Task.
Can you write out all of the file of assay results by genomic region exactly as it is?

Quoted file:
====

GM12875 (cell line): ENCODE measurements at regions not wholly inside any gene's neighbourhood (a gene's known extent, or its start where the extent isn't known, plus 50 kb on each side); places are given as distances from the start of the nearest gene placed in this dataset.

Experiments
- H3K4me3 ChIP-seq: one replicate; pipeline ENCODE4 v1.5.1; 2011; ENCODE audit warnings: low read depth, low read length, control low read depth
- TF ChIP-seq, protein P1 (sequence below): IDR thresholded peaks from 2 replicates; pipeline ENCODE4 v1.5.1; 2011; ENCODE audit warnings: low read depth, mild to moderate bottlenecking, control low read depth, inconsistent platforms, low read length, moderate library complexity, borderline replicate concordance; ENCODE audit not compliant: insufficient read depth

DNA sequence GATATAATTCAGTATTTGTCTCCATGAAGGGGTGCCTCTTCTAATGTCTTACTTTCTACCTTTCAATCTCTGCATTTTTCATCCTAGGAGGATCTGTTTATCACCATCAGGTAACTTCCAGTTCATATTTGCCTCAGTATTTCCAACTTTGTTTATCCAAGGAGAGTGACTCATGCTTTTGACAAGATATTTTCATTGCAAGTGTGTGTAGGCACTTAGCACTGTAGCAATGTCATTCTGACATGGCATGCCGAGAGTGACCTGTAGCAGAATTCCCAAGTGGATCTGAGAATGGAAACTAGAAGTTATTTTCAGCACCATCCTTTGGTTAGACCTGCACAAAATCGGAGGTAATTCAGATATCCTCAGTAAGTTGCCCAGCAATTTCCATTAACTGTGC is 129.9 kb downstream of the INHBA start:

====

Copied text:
GM12875 (cell line): ENCODE measurements at regions not wholly inside any gene's neighbourhood (a gene's known extent, or its start where the extent isn't known, plus 50 kb on each side); places are given as distances from the start of the nearest gene placed in this dataset.

Experiments
- H3K4me3 ChIP-seq: one replicate; pipeline ENCODE4 v1.5.1; 2011; ENCODE audit warnings: low read depth, low read length, control low read depth
- TF ChIP-seq, protein P1 (sequence below): IDR thresholded peaks from 2 replicates; pipeline ENCODE4 v1.5.1; 2011; ENCODE audit warnings: low read depth, mild to moderate bottlenecking, control low read depth, inconsistent platforms, low read length, moderate library complexity, borderline replicate concordance; ENCODE audit not compliant: insufficient read depth

DNA sequence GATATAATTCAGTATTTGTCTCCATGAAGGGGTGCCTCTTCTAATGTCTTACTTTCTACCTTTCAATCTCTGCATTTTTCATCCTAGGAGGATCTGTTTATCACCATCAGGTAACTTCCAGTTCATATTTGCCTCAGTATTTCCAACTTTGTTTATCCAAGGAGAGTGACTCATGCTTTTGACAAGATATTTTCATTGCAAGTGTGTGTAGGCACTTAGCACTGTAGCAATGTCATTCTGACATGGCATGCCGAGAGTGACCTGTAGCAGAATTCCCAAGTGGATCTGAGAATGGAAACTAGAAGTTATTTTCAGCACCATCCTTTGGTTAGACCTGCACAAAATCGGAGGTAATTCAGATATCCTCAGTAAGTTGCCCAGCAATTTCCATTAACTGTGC is 129.9 kb downstream of the INHBA start: